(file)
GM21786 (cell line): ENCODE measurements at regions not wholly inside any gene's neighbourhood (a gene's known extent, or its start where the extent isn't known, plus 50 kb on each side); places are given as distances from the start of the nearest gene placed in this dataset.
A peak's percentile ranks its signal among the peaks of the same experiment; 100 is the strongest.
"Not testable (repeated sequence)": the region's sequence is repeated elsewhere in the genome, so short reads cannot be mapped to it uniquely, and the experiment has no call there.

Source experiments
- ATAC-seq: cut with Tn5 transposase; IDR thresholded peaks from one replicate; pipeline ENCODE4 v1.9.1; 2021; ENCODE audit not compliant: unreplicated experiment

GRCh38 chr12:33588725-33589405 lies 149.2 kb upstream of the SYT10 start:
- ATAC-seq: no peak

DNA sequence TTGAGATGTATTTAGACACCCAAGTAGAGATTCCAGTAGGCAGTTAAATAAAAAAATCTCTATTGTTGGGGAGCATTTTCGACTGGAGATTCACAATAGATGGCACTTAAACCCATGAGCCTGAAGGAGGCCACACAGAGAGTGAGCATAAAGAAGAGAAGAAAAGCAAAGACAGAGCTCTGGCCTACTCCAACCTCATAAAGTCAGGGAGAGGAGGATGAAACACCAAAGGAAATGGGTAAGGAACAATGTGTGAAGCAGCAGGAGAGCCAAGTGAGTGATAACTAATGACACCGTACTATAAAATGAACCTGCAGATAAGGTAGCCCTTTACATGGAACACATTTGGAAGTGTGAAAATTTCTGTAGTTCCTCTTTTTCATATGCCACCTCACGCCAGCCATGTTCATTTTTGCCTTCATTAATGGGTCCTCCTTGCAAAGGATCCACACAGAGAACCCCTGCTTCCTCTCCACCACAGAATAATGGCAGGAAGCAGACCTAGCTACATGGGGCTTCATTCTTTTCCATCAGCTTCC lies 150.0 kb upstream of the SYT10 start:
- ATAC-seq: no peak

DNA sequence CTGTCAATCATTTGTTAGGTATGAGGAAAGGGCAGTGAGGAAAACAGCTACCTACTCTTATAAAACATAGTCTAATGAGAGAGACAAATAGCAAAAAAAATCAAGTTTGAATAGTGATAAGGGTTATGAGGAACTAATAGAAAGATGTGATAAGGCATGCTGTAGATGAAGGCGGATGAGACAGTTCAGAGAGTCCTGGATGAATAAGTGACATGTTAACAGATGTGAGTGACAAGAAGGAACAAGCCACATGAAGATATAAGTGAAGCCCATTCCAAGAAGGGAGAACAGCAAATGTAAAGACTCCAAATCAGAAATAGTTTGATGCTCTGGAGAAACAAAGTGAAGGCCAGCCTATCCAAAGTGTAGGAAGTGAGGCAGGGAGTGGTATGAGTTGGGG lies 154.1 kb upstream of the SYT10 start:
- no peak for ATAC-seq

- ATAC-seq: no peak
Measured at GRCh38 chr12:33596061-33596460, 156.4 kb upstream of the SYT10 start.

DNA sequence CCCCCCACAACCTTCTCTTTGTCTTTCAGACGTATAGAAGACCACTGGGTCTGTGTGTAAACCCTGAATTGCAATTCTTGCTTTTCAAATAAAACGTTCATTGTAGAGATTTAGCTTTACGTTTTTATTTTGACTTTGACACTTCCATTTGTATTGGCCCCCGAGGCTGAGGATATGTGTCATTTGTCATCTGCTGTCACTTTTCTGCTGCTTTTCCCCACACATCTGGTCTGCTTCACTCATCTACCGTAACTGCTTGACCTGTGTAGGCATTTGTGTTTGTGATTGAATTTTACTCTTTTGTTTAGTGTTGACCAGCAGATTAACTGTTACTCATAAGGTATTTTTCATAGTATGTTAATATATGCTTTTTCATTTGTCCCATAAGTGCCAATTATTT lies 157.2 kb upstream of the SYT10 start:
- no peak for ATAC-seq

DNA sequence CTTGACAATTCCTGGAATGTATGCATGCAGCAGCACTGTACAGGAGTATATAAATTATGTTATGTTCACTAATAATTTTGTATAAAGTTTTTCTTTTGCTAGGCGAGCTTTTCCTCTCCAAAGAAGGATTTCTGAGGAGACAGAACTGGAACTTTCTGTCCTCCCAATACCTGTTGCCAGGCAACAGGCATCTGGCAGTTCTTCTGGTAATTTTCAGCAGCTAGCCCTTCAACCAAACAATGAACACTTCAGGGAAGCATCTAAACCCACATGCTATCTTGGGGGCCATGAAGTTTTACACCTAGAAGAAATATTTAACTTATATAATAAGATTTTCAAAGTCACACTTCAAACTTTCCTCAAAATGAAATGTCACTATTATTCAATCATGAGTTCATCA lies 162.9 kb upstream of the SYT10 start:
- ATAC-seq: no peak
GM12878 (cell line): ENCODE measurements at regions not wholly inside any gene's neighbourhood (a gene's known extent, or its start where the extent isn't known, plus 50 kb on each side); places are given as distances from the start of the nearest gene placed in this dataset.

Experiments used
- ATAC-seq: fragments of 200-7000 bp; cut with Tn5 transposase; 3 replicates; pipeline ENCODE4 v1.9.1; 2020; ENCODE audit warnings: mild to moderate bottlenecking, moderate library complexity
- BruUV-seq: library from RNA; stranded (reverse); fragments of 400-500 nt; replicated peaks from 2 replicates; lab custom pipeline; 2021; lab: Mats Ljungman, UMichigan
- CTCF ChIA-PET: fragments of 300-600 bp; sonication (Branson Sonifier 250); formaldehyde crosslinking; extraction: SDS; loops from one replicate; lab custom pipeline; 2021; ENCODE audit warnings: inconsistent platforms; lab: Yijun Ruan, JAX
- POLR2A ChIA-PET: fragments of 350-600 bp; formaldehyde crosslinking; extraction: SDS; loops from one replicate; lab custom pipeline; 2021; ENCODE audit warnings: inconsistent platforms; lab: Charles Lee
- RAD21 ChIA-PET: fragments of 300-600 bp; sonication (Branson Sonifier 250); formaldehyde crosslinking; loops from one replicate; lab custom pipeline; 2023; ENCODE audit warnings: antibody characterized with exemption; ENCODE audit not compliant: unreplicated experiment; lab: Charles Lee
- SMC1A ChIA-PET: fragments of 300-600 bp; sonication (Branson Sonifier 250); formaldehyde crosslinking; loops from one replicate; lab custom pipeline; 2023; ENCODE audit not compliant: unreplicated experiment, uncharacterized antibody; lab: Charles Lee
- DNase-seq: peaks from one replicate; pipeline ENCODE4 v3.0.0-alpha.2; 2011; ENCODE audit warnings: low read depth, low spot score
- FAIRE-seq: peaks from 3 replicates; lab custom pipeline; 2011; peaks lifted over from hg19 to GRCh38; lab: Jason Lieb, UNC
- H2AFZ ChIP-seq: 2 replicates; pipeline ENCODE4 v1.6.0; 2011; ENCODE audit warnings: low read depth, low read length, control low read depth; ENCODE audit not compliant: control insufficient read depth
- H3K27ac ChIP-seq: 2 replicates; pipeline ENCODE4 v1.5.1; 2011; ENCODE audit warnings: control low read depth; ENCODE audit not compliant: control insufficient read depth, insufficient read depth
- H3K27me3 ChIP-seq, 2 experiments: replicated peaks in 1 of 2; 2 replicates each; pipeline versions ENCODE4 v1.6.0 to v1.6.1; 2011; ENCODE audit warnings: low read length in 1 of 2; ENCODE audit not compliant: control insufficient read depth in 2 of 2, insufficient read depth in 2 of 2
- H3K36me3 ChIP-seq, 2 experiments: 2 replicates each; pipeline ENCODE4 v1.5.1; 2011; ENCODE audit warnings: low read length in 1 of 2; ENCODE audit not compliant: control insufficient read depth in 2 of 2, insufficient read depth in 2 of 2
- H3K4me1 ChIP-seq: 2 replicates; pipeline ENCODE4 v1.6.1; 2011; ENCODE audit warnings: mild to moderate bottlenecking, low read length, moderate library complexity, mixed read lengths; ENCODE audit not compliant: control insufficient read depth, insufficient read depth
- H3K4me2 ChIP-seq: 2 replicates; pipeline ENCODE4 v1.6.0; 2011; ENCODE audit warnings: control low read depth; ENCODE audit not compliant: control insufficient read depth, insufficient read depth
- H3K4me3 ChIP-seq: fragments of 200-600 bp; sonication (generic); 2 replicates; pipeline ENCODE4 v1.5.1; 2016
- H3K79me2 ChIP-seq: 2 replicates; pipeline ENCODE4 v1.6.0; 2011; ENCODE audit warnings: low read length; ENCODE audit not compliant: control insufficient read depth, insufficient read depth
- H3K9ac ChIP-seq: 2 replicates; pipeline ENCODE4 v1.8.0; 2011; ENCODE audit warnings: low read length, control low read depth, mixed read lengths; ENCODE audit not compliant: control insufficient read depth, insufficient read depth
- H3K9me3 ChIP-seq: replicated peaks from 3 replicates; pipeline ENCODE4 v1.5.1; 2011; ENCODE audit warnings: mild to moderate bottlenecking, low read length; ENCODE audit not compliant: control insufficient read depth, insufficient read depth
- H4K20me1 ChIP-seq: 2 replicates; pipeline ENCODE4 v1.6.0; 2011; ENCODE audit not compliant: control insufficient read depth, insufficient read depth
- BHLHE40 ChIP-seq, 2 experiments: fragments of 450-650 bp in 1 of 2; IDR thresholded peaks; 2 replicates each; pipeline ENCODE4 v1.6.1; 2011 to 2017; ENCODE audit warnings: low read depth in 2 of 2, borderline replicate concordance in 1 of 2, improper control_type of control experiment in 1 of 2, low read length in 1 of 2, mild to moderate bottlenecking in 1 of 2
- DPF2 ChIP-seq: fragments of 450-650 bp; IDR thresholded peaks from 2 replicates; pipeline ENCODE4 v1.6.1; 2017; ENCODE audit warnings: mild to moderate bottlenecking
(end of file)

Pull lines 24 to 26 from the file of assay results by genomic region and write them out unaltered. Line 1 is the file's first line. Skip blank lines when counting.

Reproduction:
- RAD21 ChIA-PET: fragments of 300-600 bp; sonication (Branson Sonifier 250); formaldehyde crosslinking; loops from one replicate; lab custom pipeline; 2023; ENCODE audit warnings: antibody characterized with exemption; ENCODE audit not compliant: unreplicated experiment; lab: Charles Lee
- SMC1A ChIA-PET: fragments of 300-600 bp; sonication (Branson Sonifier 250); formaldehyde crosslinking; loops from one replicate; lab custom pipeline; 2023; ENCODE audit not compliant: unreplicated experiment, uncharacterized antibody; lab: Charles Lee
- DNase-seq: peaks from one replicate; pipeline ENCODE4 v3.0.0-alpha.2; 2011; ENCODE audit warnings: low read depth, low spot score